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The Shocking Face of Financial Abuse – a Hidden Problem Across the UK

by Ridley&Hall in Court of Protection, Financial Abuse posted June 29, 2015.

The scale of the financial abuse of older people across the UK is becoming apparent, from recently published figures. Cases are on the rise, still under-reported and more support is needed to help the older members of our society.

A charity in Wales, Age Cymru estimates there are 40,000 cases of elderly abuse each year in Wales – including physical, financial, sexual and emotional abuse or neglect. The charity also warned that the problem is mostly hidden and could be much higher than they estimate.

The Welsh Assembly has passed new legislation to strengthen the safeguards in place to protect people at risk of abuse which are due to come into force in 2016. Wales also has an Older People’s Commissioner Sarah Rochira who believes the current legal system fails to protect the elderly and does not act as a deterrent for those who perpetrate abuse against the elderly.

In Northern Ireland, recent figures (June 2015) show that more than 2,500 reports of suspected abuse of elderly people were made to health chiefs last year. This is the highest number since their records began in 2007. Of those 2,500 reports, 21% related to financial abuse. Professionals in Northern Ireland also believe that there are many cases which aren’t being reported and the official figures don’t accurately reflect what is happening behind closed doors.

In Scotland, the most recent figures from Age Scotland are from 2011, but even they show that around 1 in 40 people over the age of 66 reported experiencing abuse (equating to approximately 22,700 people). Financial abuse was the second most common type of abuse after neglect.

Helen Dandridge, a solicitor specialising in financial abuse comments:

“Abuse of the elderly it appears, is sadly on the rise. Even if concerns are raised with professionals or the police, it can often be difficult to prove for a number of reasons which means that the actions they can take against the perpetrator are limited. In many cases, abuse is carried out by the victims own relatives or close friends and the person may be too ashamed to report what has happened. Would you want to admit your own grandchild has been stealing from you?”

The law in Scotland and Northern Ireland is different to England & Wales. Here, the government passed the Care Act 2014 to reform the law relating to care and support for carers, including provision to safeguard adults from abuse and neglect.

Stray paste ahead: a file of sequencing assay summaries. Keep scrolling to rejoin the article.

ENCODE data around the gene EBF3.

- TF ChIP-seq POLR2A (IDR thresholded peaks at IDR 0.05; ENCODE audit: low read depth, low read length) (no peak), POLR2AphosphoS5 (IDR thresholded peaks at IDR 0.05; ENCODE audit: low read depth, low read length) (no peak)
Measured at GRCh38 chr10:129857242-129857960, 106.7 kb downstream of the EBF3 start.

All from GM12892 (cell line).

Figures from 2013 show that 370,000 older people were abused either in their own home or a care home. If figures continue to rise as they have been doing, over 450,000 will be abused in the year 2020.

Signs to watch out for include:

  • Signatures that do not resemble the older person’s normal handwriting – or a signature when the person is too unwell to be able to write.
  • Sudden changes in bank accounts or unexplained large withdrawals.
  • The sudden and unexplained transfer of assets to someone else.
  • Deliberate isolation of an older person from friends and family, resulting in the care giver alone having total control.
  • Change of ownership of a property.
  • The purchase of items that the person does not require.
  • Numerous unpaid bills or overdue rent when someone else is supposed to be paying the bills – or apparent lack of amenities that the older person should be able to afford.

If you are worried about financial abuse you should seek specialist legal advice sooner rather than later. Ridley & Hall solicitors are able to offer you a free 30 minute consultation to discuss your options.

There may be preventative steps you can take such as appointing people who you trust to be your attorney under a Lasting Power of Attorney. For more information on LPAs contact our Wills & Probate team on 01484 538421.

Or, if you suspect financial abuse has taken place, it may be possible to recover monies that have been taken unlawfully and to take action to prevent further abuse, such as seeking an order from the Court of Protection to revoke the LPA or remove a deputy.

Helen adds:

“People who are appointed as a deputy or attorney must always remember it is not their money to spend how they wish. We have in the past acted for clients who have been accused of misappropriating another person’s finances and faced investigation by the Office for the Public Guardian. Even if the abuse has only come to light after a person’s death, we may be able to help recover the money to form part of their estate.”

More information

Age UK have recently produced a factsheet, entitled ‘Safeguarding Older People from Abuse and Neglect’ or visit the Action on Elder Abuse website.

For legal advice on financial abuse, please contact us on 01484 538421 and ask to speak to a member of our team.

Helen Dandridge CP CoP home

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